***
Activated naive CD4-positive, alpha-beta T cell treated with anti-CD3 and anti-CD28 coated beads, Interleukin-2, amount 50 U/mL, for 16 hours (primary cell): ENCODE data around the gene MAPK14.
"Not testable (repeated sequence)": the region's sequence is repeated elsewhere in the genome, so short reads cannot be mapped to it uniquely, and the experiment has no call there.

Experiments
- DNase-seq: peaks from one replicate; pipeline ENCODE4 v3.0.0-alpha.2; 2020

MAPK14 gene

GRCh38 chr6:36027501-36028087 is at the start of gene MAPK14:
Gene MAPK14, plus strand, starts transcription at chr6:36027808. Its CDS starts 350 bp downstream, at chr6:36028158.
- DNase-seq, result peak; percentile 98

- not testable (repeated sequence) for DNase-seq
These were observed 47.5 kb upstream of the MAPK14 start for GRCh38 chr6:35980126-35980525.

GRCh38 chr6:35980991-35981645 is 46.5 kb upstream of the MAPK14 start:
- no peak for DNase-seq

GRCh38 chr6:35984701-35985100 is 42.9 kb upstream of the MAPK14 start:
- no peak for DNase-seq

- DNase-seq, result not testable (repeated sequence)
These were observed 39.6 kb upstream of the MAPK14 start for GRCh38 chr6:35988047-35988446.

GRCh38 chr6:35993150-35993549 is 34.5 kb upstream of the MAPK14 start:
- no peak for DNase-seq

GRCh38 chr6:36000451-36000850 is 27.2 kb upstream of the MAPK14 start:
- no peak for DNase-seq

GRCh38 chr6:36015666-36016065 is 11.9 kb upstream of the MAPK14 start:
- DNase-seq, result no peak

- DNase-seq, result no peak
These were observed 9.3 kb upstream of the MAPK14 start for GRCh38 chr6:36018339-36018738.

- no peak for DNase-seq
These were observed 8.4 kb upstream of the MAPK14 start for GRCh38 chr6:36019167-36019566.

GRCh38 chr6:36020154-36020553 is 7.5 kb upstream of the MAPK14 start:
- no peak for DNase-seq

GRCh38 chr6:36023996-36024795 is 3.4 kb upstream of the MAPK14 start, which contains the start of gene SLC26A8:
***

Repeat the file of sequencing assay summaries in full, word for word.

Activated naive CD4-positive, alpha-beta T cell treated with anti-CD3 and anti-CD28 coated beads, Interleukin-2, amount 50 U/mL, for 16 hours (primary cell): ENCODE data around the gene MAPK14.
"Not testable (repeated sequence)": the region's sequence is repeated elsewhere in the genome, so short reads cannot be mapped to it uniquely, and the experiment has no call there.

Experiments
- DNase-seq: peaks from one replicate; pipeline ENCODE4 v3.0.0-alpha.2; 2020

MAPK14 gene

GRCh38 chr6:36027501-36028087 is at the start of gene MAPK14:
Gene MAPK14, plus strand, starts transcription at chr6:36027808. Its CDS starts 350 bp downstream, at chr6:36028158.
- DNase-seq, result peak; percentile 98

- not testable (repeated sequence) for DNase-seq
These were observed 47.5 kb upstream of the MAPK14 start for GRCh38 chr6:35980126-35980525.

GRCh38 chr6:35980991-35981645 is 46.5 kb upstream of the MAPK14 start:
- no peak for DNase-seq

GRCh38 chr6:35984701-35985100 is 42.9 kb upstream of the MAPK14 start:
- no peak for DNase-seq

- DNase-seq, result not testable (repeated sequence)
These were observed 39.6 kb upstream of the MAPK14 start for GRCh38 chr6:35988047-35988446.

GRCh38 chr6:35993150-35993549 is 34.5 kb upstream of the MAPK14 start:
- no peak for DNase-seq

GRCh38 chr6:36000451-36000850 is 27.2 kb upstream of the MAPK14 start:
- no peak for DNase-seq

GRCh38 chr6:36015666-36016065 is 11.9 kb upstream of the MAPK14 start:
- DNase-seq, result no peak

- DNase-seq, result no peak
These were observed 9.3 kb upstream of the MAPK14 start for GRCh38 chr6:36018339-36018738.

- no peak for DNase-seq
These were observed 8.4 kb upstream of the MAPK14 start for GRCh38 chr6:36019167-36019566.

GRCh38 chr6:36020154-36020553 is 7.5 kb upstream of the MAPK14 start:
- no peak for DNase-seq

GRCh38 chr6:36023996-36024795 is 3.4 kb upstream of the MAPK14 start, which contains the start of gene SLC26A8: